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Discussion Starter · #1 ·
The VR30DDTT as configured in the Infiniti Q50 and Q60 uses an air-to-water intercooler for charge cooling of the turbo output. The stock air-water system is pretty lousy (as told in 4 parts: Cool Under Pressure – Performance Heat Exchanger R&D, Part 1 – Stock Review).

Wonder if Nissan will improve the stock system for the new Z? Better yet, just give me a simple front air-to-air intercooler.
 

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The VR30DDTT as configured in the Infiniti Q50 and Q60 uses an air-to-water intercooler for charge cooling of the turbo output. The stock air-water system is pretty lousy (as told in 4 parts: Cool Under Pressure – Performance Heat Exchanger R&D, Part 1 – Stock Review).

Wonder if Nissan will improve the stock system for the new Z? Better yet, just give me a simple front air-to-air intercooler.
Welcome to the forum @Myax. With the way the front end is designed I hope Nissan can fit a nicely sized intercooler to deal with any issues and they fix any shortcomings from the Q50/Q60. I can't see them going to an air-to-air setup. Air to water offers the potential for the engine to be more responsive than air to air.
 

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Welcome to the forum @Myax. With the way the front end is designed I hope Nissan can fit a nicely sized intercooler to deal with any issues and they fix any shortcomings from the Q50/Q60. I can't see them going to an air-to-air setup. Air to water offers the potential for the engine to be more responsive than air to air.
I dont see changing to a FMIC on the VR30 for the Z. the dual intercoolers built into the turbo manifold area are kind of a distinct characteristic of that engine especially since the car makes 400hp in that configuration already. its already tried and true at that power level. I got a feeling this is a direct transplant of the VR30 into the Z as is.

will there be a need for a change in the aftermarket for builds or even something with the NISMO? who knows but I dont expect any surprises or reworks of the VR for this car at least at first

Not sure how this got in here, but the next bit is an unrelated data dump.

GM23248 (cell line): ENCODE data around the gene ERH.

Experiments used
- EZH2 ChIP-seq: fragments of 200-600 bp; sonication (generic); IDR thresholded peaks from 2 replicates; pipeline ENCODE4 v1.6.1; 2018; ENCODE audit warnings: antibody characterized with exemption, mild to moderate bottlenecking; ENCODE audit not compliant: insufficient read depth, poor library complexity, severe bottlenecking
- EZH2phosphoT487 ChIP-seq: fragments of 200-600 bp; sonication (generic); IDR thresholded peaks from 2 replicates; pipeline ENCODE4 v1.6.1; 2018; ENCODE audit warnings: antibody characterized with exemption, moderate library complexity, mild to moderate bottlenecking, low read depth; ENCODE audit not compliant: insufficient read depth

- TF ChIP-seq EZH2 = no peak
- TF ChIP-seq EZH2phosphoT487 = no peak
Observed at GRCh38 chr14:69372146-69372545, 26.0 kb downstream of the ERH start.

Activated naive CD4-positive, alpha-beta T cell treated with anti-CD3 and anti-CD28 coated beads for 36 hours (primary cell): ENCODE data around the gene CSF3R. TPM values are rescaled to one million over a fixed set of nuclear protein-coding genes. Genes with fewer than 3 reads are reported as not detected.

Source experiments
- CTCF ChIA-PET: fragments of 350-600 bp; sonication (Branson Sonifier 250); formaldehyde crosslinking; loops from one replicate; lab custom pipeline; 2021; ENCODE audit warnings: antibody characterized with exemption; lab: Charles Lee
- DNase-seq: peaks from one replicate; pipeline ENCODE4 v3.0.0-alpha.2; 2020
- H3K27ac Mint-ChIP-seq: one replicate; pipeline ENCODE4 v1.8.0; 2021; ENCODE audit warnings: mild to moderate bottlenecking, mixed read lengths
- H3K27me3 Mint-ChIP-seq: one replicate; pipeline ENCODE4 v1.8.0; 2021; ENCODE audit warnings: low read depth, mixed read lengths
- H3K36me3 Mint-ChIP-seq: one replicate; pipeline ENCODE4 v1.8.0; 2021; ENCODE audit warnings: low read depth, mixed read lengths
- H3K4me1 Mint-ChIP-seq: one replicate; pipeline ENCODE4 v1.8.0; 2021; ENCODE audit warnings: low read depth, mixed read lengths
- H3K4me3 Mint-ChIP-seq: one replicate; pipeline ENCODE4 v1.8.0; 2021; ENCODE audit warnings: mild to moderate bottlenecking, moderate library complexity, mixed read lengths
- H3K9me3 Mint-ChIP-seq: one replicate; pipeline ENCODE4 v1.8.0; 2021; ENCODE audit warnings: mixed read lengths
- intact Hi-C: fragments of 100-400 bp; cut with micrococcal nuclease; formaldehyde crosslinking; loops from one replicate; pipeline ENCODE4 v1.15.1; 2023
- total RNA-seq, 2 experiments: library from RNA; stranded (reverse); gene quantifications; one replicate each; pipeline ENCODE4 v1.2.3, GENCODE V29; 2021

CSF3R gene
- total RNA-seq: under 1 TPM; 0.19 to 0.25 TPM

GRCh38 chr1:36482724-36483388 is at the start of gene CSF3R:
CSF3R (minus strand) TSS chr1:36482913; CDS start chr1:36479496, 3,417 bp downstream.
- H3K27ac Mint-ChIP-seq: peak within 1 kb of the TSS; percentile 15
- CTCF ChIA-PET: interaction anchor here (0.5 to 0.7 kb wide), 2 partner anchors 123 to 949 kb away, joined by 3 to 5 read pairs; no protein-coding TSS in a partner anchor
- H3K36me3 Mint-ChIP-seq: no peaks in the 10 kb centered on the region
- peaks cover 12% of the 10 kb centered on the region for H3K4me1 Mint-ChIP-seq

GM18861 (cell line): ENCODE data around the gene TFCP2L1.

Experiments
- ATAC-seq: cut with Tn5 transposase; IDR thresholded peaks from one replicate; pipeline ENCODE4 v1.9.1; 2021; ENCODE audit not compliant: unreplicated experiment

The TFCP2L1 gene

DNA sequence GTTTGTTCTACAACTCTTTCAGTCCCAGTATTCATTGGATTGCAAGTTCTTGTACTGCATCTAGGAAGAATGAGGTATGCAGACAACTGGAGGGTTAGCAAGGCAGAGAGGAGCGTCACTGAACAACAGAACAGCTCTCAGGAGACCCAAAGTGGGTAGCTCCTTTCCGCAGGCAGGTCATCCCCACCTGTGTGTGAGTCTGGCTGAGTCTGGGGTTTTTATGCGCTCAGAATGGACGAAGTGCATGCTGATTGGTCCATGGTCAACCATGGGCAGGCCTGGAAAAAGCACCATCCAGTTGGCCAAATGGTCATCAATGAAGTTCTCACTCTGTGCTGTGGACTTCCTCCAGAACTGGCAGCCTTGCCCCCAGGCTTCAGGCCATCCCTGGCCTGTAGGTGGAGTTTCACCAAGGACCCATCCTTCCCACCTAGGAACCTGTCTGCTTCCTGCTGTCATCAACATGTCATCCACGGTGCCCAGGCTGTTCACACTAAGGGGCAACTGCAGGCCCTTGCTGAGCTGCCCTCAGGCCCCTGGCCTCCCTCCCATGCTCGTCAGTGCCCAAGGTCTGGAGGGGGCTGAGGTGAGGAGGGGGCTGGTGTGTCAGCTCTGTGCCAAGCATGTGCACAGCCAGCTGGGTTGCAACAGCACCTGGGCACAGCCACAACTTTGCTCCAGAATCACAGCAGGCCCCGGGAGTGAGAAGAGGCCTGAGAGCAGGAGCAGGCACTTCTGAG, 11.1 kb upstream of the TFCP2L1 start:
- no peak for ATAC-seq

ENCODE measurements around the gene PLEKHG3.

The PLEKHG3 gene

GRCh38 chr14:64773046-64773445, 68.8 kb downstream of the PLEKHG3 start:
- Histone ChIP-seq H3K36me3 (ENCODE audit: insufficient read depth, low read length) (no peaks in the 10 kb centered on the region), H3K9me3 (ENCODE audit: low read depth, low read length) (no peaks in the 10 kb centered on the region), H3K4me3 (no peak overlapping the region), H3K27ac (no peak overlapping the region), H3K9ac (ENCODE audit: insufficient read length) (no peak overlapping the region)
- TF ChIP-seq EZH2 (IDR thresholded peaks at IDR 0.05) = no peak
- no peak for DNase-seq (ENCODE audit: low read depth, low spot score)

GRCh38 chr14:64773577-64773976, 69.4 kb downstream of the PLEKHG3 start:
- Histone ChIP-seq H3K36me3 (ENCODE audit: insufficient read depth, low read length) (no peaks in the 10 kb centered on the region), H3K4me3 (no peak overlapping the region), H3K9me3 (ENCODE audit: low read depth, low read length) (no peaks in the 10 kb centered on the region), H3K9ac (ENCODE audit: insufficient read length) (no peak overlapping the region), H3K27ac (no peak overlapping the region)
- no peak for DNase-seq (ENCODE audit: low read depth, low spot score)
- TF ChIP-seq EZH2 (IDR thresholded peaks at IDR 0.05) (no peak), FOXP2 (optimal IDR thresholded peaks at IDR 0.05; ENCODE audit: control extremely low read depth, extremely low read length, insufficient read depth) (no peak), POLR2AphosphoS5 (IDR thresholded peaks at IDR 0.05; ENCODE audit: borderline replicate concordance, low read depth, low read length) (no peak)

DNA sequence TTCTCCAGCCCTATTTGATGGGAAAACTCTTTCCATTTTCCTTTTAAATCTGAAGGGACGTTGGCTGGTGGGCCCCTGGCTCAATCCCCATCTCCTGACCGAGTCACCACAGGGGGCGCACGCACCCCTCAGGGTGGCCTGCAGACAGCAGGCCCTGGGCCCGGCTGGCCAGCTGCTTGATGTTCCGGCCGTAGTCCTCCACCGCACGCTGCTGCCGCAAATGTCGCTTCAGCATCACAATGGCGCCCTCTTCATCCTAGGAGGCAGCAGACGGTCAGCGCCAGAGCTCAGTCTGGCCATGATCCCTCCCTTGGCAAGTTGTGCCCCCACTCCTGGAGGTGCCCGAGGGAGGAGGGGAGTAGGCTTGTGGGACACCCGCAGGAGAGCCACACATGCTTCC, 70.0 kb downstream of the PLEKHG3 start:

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Discussion Starter · #4 ·
This is a little concerning. Mishimoto, who I grant has a reason to see things their way (they want to sell you an upgraded intercooler), tested the stock unit and found it basically did nothing. Extremely ineffective at cooling the charge air both in instantaneous testing and longer duration heat-soak testing. Why did Nissan bother with the complexity of a air-water intercooler if it's no better than an air-air setup?

I'm also just not a fan, in general, of having a complex water system involved in the intake. What if one of the many cooling circuits in the intercooler develops a leak into the engine air path? Meh.

Really hoping someone comes up with a FMIC air-air solution.
 

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Did nothing, as in, didn't cool the air charge at all, or simply didn't outperform an air-to-air intercooler?
Is that a mathematical evaluation, or a physical trial?

Liquids are inherently more dense, and thus more capable of thermal transfer... so surface area becomes a factor.

Even if the liquid intercooler is designed to be only as effective as absolutely necessary, and doesn't outperform an air-to-air unit, in terms of thermal transfer capacity... it doesn't take into account several other factors.

Size - a liquid intercooler is likely a much smaller and more compact core because the liquid can transfer more thermal energy per square inch of core surface area than cooling air. An equivalent or better air-to-air would have to be a larger core with more transfer surface area.

Airflow - an air-to-air intercooler requires fresh airflow in and out, and an engine bay is not exactly an easy place for that to occur, especially without hood scoops, fender vents, or other more complex airflow management, and heat soak shielding.

If you move the intercooler core to an area with fresh airflow, such as the front grille, it creates more considerations.
-safety regulations for front impact
-increased costs for more parts
-packaging and routing around other components